So, unless you are shooting canaries (or more realistically, very unusually intense sunsets - see Figure 6), almost all of the tones you can print or are likely to be able to print in the short to mid term future, are nicely contained within AdobeRGB.
This is an interesting discussion. I don't claim to have any great understanding of color management and color theory. I have Photoshop books on my shelf, and many other books on diverse topics, which I have not found the time to wade through; just peeked at occasionally.
But there are a few apparent facts that leave an impression on my simple mind.
(1) 255,255,0 prints out yellower on premium lustre on my 7600 from the ProPhoto colour space than it does from ARGB.
(2) RGB yellow on the swatches pallette (in PS CS )translates to different combinations of yellow and cyan on the info palette, according to the chosen working space; namely, sRGB 87%Y+8% C; Colormatch 80%Y+6%C; ARGB 97%Y+9%C; ProPhoto 100%Y.
These values are all out-of-gamut, indicated by the exclamation mark, but in relation to the SWOP standard
, I assume. But there's a question here that perhaps someone would like to answer.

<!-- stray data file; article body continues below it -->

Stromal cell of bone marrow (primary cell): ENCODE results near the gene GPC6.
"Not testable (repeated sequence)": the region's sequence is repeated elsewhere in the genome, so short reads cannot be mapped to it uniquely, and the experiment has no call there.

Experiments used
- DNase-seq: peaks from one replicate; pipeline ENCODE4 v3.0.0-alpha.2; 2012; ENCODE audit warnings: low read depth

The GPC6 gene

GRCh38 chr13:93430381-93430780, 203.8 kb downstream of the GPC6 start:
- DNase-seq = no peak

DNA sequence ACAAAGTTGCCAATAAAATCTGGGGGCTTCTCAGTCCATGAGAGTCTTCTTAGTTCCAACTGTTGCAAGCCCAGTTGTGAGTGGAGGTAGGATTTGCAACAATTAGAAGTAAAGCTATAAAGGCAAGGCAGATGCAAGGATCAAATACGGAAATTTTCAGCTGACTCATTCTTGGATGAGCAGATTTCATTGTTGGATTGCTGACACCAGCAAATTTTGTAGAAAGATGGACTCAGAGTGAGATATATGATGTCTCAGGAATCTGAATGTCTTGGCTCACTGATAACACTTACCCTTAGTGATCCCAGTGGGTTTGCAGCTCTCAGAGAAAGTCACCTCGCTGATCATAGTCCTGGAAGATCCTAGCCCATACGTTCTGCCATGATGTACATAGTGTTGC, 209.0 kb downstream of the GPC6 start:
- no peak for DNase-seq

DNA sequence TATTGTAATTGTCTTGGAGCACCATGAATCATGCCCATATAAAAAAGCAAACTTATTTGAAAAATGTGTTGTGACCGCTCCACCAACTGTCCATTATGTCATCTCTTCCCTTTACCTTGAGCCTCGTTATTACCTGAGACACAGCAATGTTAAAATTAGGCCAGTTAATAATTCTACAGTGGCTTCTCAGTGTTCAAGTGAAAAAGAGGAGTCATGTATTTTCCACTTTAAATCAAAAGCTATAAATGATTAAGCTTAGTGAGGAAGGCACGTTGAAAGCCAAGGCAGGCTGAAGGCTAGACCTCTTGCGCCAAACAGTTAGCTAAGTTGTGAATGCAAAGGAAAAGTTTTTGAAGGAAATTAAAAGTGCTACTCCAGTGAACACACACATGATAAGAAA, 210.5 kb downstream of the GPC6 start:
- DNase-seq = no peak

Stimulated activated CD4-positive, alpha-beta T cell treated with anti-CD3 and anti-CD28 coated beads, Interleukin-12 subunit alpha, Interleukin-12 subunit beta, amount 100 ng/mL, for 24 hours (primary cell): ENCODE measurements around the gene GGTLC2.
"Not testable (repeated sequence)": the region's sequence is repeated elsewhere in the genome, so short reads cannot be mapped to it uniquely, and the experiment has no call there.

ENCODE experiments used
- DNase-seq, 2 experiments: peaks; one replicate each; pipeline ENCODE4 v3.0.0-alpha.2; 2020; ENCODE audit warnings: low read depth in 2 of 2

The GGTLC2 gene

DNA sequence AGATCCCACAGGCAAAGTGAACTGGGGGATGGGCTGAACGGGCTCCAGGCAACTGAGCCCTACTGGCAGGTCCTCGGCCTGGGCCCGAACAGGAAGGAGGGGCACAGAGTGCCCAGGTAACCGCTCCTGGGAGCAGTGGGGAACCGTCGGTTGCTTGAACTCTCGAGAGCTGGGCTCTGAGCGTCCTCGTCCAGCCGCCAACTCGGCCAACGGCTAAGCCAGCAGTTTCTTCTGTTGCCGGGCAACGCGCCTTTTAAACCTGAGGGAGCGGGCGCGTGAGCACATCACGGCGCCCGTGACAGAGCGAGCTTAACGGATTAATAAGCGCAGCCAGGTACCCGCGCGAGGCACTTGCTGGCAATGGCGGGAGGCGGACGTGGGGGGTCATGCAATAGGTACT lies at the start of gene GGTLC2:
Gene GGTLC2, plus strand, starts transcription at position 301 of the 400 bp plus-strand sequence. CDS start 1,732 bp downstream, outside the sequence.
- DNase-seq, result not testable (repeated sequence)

Now to the canary situation that Paul refers to. The implication is, if your photo does not have exceptionally bright and saturated yellows, then using ProPhoto as your working space will serve no purpose and might even have disadvantages.
Now that certainly makes sense, but have we missed something? Your image might not have (indeed is unlikely to have) a pure RGB yellow. But there might well be other shades, some quite dark even, that require that 100% yellow, in conjunction with the other primaries, that only ProPhoto can deliver.
Another point I'd like to make is in relation to banding in 8 bit. There seems to be some concept that because Prophoto stretches the gamut, the 0-255 values will be wider spaced and we might see gaps.
In defense of this possible downside (not a particularly good defense I might add because I can't now locate the source of the information) my understanding is a typical image in 24 bit color does not contain anywhere near the potential 16.7 million shades of colour. We should remember that this is the pallette to choose from. Any image that was required to represent all 16.7M colors would be of necessity an image in excess of 50MB without any extrapolation. Futhermore, every pixel would have to be unique; ie. a different value of RGB.
In practice, a typical 24 bit image (from vague memory) contains just a few thousand discrete colors. I'm reluctant to put a figure on it, but I think we're talking about 30,000, plus or minus. (Or is that the number of genes in the human genome ).